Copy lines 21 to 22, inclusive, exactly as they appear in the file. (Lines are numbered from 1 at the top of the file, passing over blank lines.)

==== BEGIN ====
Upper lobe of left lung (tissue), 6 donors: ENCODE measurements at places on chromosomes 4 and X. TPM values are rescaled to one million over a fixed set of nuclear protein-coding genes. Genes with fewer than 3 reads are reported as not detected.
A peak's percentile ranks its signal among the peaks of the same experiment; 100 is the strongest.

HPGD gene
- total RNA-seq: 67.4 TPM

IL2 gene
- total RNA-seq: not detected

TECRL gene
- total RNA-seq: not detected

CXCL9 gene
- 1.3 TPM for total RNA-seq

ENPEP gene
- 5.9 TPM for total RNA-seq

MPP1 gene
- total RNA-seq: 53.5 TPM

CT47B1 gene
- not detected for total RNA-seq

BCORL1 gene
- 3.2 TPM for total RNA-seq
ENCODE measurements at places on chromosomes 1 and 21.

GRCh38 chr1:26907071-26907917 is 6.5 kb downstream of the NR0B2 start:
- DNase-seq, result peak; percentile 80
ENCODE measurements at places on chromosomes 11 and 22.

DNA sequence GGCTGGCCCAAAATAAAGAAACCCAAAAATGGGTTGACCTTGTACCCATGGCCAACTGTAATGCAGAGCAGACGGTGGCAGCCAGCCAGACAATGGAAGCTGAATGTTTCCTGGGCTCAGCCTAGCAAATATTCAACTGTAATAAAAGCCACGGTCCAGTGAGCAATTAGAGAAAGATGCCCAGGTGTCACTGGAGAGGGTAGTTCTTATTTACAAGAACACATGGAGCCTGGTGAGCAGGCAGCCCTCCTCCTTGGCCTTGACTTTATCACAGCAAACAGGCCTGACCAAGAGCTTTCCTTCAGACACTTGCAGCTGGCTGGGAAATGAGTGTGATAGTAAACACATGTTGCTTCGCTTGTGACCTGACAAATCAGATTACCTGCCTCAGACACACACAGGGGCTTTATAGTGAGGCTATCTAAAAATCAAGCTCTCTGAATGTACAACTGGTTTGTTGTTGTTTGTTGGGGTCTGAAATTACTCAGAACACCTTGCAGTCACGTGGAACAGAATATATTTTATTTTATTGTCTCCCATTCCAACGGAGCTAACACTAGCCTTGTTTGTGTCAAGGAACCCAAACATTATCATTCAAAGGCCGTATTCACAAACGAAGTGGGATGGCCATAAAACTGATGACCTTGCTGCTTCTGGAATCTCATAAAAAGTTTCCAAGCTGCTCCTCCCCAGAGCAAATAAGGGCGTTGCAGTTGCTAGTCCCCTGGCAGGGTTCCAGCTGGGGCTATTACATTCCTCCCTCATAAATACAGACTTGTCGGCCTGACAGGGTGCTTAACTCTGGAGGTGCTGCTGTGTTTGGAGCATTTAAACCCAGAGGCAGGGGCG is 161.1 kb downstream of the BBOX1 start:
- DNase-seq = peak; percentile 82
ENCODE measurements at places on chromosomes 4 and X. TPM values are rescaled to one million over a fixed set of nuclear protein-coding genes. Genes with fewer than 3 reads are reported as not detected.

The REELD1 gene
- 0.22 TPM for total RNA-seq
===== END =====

- DNase-seq, result peak; percentile 80
ENCODE measurements at places on chromosomes 11 and 22.